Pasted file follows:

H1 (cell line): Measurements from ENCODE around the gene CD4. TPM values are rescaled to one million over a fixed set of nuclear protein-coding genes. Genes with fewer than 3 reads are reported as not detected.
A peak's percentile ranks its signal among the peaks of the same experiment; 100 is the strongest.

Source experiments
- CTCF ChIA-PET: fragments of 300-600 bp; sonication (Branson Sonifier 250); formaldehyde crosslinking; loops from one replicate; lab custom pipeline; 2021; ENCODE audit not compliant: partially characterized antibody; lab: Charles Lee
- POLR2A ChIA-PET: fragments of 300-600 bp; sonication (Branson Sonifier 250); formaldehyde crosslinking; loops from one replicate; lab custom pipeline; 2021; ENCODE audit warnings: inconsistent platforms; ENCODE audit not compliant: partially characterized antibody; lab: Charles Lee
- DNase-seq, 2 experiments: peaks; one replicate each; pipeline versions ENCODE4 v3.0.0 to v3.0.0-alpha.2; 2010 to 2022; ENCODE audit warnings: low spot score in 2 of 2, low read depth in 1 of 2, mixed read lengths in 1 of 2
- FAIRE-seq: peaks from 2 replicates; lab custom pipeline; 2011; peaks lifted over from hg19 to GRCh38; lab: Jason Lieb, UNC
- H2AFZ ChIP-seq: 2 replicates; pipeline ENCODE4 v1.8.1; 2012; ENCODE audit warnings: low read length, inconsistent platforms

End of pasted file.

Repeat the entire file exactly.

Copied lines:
H1 (cell line): Measurements from ENCODE around the gene CD4. TPM values are rescaled to one million over a fixed set of nuclear protein-coding genes. Genes with fewer than 3 reads are reported as not detected.
A peak's percentile ranks its signal among the peaks of the same experiment; 100 is the strongest.

Source experiments
- CTCF ChIA-PET: fragments of 300-600 bp; sonication (Branson Sonifier 250); formaldehyde crosslinking; loops from one replicate; lab custom pipeline; 2021; ENCODE audit not compliant: partially characterized antibody; lab: Charles Lee
- POLR2A ChIA-PET: fragments of 300-600 bp; sonication (Branson Sonifier 250); formaldehyde crosslinking; loops from one replicate; lab custom pipeline; 2021; ENCODE audit warnings: inconsistent platforms; ENCODE audit not compliant: partially characterized antibody; lab: Charles Lee
- DNase-seq, 2 experiments: peaks; one replicate each; pipeline versions ENCODE4 v3.0.0 to v3.0.0-alpha.2; 2010 to 2022; ENCODE audit warnings: low spot score in 2 of 2, low read depth in 1 of 2, mixed read lengths in 1 of 2
- FAIRE-seq: peaks from 2 replicates; lab custom pipeline; 2011; peaks lifted over from hg19 to GRCh38; lab: Jason Lieb, UNC
- H2AFZ ChIP-seq: 2 replicates; pipeline ENCODE4 v1.8.1; 2012; ENCODE audit warnings: low read length, inconsistent platforms